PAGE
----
Campaign to prevent immigration detention of children
Last week, the International Detention Coalition, supported by the Helsinki Foundation for Human Rights, launched an international campaign to abolish the placement of foreign children in guarded facilities. The IDC launched its policy document on a new model of immigration detention, which protects the rights and liberties of children of asylum seekers and irregular migrants.
Currently, there are six guarded immigration detention centres in Poland: Białystok, Biała Podlaska, Krosno Odrzańskie and Lesznowola. The facilities host both minors who have come to Poland with their parents and those who do not have a legal guardian. The centres, surrounded by three-meters-high link fences, are guarded by Border Guard officers around the clock. The children placed in the guarded centres do not go to school. They attend limited-curriculum courses held on the premises.
Minors placed at detention centres are exposed to unnecessary and unjustified suffering. Moreover, even a short-term detention may cause irreversible damage to the child’s mental state and lead to psychological and physiological disorders.
In many countries, including EU member states, there is a tendency to limit detention of migrant children. This applies not only to unaccompanied minors but also families with children.
‘In Hungary, a country with a migration policy profile similar to that of Poland, unaccompanied minors are not subject to any detention whatsoever’, says Ewa Ostaszewska-Żuk, a lawyer of the Programme of Legal Assistance for Refugees and Migrants, realised by the HFHR. ‘As regards families with children, alternative measures are first considered. Should they prove to be ineffective in a given case, a child can be placed in detention but for a maximum period of 30 days’, adds Ms Ostaszewska-Żuk.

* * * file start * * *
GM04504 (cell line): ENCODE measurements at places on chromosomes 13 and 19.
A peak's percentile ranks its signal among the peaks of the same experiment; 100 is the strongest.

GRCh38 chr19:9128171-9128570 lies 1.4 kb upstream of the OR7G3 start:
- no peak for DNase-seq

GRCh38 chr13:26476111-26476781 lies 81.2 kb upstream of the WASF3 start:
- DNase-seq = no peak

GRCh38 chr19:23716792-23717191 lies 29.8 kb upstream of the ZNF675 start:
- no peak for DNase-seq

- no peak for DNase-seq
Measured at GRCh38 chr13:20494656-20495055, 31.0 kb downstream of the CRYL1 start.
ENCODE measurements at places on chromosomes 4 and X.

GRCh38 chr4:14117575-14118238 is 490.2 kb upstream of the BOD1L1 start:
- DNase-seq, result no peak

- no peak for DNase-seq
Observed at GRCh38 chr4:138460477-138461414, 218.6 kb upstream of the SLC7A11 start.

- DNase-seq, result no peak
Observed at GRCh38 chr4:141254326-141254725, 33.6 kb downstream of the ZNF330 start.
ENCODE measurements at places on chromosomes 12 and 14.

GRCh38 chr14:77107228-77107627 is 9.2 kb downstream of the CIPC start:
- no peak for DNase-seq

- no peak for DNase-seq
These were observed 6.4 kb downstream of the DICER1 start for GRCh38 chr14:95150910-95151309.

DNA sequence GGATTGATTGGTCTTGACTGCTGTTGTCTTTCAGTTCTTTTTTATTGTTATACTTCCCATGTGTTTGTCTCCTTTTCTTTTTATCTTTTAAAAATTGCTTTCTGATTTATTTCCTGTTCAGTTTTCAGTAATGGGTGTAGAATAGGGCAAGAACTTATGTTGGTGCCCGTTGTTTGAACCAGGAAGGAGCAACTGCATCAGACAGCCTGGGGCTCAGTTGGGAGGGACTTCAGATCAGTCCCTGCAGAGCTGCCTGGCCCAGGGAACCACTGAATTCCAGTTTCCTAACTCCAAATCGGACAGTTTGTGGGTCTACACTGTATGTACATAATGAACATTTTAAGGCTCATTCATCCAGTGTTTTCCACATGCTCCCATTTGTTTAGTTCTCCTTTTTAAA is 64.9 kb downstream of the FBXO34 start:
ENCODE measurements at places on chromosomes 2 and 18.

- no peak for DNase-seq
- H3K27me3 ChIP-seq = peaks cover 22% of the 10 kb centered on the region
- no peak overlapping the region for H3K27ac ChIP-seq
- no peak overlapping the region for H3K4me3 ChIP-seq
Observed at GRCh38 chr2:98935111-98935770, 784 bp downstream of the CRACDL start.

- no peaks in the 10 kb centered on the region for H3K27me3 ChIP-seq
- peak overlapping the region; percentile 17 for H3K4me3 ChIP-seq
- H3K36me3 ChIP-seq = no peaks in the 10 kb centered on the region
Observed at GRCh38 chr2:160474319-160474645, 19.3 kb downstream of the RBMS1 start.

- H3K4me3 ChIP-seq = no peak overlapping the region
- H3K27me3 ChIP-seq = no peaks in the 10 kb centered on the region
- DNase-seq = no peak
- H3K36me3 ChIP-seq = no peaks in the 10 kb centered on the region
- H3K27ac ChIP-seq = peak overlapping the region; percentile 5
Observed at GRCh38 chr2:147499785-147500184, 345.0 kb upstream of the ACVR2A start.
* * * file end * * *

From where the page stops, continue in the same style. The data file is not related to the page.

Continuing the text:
In the months to come, the HFHR will monitor the guarded centres. The Foundation will also act to create a coalition of NGOs that will advocate for the legal prohibition of placement of children in guarded facilities.
The European Court of Human Rights has decided many cases of minor detention. The ECtHR case-law emphasises that in such cases detained and estranged children are especially vulnerable. The Court found that child detention violates both Article 5 (the right to freedom and personal security) and Article 3 (the freedom from torture and inhuman or degrading treatment) of the European Convention on Human Rights.